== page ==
Aaron Donovan, spokesman for the Metropolitan Transportation Authority, said the National Transportation Safety Board, which is investigating the crash, gave Metro-North the OK to remove the trains. He said hundreds of feet of track need to be repaired.
Later Sunday, the Connecticut Department of Transportation is set to announce jointly with Metro-North a plan for the rush-hour commute beginning Monday.
Investigators are focusing on a broken section of rail line as they try to determine the cause of the train derailment on Friday. NTSB member Earl Weener said the broken rail is of substantial interest to investigators and a portion of the track will be sent to a lab for analysis.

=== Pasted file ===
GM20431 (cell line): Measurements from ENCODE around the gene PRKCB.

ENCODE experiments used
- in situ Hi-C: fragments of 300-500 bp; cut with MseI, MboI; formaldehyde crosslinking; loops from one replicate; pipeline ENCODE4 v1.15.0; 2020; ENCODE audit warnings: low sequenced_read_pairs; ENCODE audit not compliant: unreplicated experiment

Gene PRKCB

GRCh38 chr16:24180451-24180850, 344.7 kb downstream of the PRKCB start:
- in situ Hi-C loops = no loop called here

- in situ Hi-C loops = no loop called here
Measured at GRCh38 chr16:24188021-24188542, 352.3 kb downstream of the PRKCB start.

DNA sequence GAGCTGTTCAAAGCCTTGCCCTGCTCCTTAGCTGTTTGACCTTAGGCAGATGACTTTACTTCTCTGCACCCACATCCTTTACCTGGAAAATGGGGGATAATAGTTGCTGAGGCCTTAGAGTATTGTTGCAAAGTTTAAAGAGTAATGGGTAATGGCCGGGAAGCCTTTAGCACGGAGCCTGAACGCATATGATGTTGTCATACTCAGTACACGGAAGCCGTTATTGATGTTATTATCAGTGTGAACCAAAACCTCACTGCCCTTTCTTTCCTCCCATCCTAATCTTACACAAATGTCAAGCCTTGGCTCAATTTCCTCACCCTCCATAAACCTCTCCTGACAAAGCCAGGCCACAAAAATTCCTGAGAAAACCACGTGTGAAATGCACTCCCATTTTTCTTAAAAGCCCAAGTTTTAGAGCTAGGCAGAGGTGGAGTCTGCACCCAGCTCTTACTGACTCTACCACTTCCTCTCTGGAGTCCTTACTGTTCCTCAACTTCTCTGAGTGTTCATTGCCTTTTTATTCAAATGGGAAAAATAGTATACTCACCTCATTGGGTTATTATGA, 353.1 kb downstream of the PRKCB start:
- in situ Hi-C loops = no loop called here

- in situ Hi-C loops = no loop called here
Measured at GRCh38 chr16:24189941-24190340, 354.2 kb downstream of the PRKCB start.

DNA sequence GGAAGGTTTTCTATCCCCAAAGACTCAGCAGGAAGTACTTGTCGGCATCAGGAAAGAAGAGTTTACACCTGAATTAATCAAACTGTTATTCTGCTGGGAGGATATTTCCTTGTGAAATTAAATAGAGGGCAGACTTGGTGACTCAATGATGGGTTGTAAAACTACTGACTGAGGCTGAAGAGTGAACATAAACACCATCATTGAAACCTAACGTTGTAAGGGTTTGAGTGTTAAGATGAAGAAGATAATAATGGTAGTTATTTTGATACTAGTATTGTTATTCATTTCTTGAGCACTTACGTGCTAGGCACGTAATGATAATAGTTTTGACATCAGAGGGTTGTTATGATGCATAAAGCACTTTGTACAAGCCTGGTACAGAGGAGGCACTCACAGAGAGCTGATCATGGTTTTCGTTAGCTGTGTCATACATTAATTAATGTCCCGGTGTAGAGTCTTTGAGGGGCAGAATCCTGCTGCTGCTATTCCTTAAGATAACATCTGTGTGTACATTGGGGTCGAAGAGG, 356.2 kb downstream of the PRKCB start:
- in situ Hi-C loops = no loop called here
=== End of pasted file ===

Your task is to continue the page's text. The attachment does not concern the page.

Weener said it's not clear if the accident caused the fracture or if the rail was broken before the crash. He said he won't speculate on the cause of the derailment and emphasized the investigation was in its early stages.
Dozens of people were hurt when the train derailed near Bridgeport, Conn., leaving its center cars leaning directly into the path of an oncoming train on the adjacent tracks.
Investigators say it does not appear the incident was the result of foul play.
Service has been suspended between South Norwalk and New Haven, which includes stops at 12 stations.
The last significant train collision involving Metro-North occurred in 1988 when a train engineer was killed in Mount Vernon, N.Y., when one train empty of passengers rear-ended another, railroad officials said.
The Associated Press contributed to this report.